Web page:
Yup. I’m doing this folks it’s a definition.
Co-design is a group of people with different backgrounds, knowledge and skills cooperatively and creatively working together.
It works by having people
- jointly explore and envision ideas
- make and discuss stories (past, present, future)
- tinker with mock-ups or prototypes.
What makes co-design tricky to define is that it is adaptable. It can be used for just about anything at any time. Co-design is performed differently depending on who you want to engage and the topic you need to discuss. Believe me this is not one size fits all.
There is no “wrong time” to co-design but there are better moments
To bring most value it’s great to start co-creating with community groups at the beginning of a project rather than the end. That way people get maximum input and influence on the direction you take. It’s much more authentic than a validation workshop once all the concepts have been defined.
Like a relationship co-design takes time and effort
Co-design relies on teams of people creating relationships, skills and trust with one another. If you are working on complex topic this can take significant time and effort. If your co-creators haven’t worked together in the past. If there is a shared history of disagreement or distrust in the group. You’ll really need to put the effort in to frame the objectives and hold the space. Otherwise you may be putting people in a position where they are not psychologically safe enough to contribute fully.
What you’ve been doing might not be co-design. That is fine too!
We need for more co-design in the world. We can’t solve complex issues working the same way we always have. Sadly, I feel like it’s all at risk because of the rise of ‘faux-design’. Some intentional ($$$) and some by mistake. It is flavour of the month in social innovation circles and the ‘impact space’. Everyone who can run a workshop is labelling that engagement co-design.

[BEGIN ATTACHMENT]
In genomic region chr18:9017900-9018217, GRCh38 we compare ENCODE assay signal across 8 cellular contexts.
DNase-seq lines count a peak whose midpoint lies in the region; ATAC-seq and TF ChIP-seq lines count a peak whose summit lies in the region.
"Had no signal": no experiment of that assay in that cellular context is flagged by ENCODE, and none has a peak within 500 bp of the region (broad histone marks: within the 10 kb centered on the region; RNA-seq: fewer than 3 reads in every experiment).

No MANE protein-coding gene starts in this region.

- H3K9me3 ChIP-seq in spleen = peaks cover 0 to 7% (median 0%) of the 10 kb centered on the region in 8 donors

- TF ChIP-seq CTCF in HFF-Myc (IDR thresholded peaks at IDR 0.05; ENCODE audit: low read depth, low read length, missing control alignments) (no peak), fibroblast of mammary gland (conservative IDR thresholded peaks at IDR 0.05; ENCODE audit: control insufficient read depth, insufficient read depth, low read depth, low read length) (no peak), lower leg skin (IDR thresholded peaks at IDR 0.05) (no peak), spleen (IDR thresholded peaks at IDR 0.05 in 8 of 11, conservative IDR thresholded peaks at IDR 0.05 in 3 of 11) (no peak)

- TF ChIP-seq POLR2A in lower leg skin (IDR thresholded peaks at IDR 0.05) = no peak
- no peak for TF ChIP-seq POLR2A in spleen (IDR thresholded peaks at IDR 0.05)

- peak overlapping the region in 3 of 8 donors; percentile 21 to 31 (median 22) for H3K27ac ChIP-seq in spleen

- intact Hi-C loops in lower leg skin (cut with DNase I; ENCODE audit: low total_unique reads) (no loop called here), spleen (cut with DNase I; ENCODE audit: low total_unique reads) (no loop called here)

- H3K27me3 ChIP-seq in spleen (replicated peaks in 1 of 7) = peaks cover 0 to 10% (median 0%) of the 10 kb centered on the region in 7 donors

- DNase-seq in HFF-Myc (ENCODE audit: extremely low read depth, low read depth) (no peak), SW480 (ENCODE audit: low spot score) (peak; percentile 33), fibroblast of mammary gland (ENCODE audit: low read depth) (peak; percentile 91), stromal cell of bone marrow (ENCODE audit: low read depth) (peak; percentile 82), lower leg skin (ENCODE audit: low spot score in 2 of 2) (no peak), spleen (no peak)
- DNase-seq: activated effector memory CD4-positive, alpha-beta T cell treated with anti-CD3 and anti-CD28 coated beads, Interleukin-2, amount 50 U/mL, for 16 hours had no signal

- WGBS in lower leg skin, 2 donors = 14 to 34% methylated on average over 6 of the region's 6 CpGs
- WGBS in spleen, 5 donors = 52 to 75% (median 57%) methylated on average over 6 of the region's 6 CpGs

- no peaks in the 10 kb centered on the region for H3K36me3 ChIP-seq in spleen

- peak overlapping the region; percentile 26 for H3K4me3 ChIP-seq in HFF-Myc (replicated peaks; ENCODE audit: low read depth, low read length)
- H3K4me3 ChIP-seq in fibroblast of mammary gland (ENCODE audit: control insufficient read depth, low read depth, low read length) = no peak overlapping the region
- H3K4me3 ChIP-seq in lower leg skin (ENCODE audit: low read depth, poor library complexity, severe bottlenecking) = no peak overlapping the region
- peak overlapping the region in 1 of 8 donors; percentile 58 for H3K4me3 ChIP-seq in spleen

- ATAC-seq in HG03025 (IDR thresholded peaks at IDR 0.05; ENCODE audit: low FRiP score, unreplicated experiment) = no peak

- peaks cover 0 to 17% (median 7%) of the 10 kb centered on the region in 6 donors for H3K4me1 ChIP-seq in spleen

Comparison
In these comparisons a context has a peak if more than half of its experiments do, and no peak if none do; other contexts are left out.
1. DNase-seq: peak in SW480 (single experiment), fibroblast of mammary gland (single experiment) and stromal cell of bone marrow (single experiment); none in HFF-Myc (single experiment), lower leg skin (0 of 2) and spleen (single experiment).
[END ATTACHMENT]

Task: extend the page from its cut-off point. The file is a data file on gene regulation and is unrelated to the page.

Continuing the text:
I don’t want to have to say this, but just because you call something co-designed, doesn’t make it so. In many cases these workshops are not collaborative, inclusive or impactful. A lot of the time it’s the usual cohort of participants, playing with pipe cleaners and post-it notes with no real purpose. To make matters worse the results of the session are already predefined. Nothing changes. It’s just another way to enforce the same paradigm.
It’s a checkbox, Co-design ☑️
We need to keep each other honest. There’s nothing wrong with just hosting a great workshop or interview. It’s not co-design though.
In summary, co-design is just another way of working together
From my own attempts I know that many elements need to come together for it to happen. Any type of collaboration already has challenges, just think back to pretty much any group project with a new team. Language, communication, bias, inequity, power dynamics, accessibility and politics all contribute to how the team works and the ideas the team decides to pursue. So just like any other skill or activity you might want to succeed in, becoming an expert in co-design is iterative and experience-driven.
What to learn more?
A great video to explain the big idea. http://bit.ly/whatiscodesign by PROUD Europe.
- Read PDF An Introduction to Co-design by Ingrid Burkett, Knode
- Enabling Codesign by Penny Hagen and Natalie Rowland
- Co-creation and the new landscapes of design by Elisabeth B.-N. Sanders and Pieter Jan Stappers
- Mindsets for co-design by Kelly Ann McKercher (them/they)
- The promise of co-design for public policy by Emma Blomkamp
Acknowledgement of country
This article was written on the stolen lands of the Wurundjeri people.
I acknowledge the Traditional Owners of country throughout Australia and recognise their continuing connection to land, waters and culture. I pay my respects to their Elders past, present and emerging. I support their right to self-determination. I recognize the privilege I have as an Australian is at the cost of first nations people. I hope to witness what co-design practice will learn as is decolonialises and listens deeply.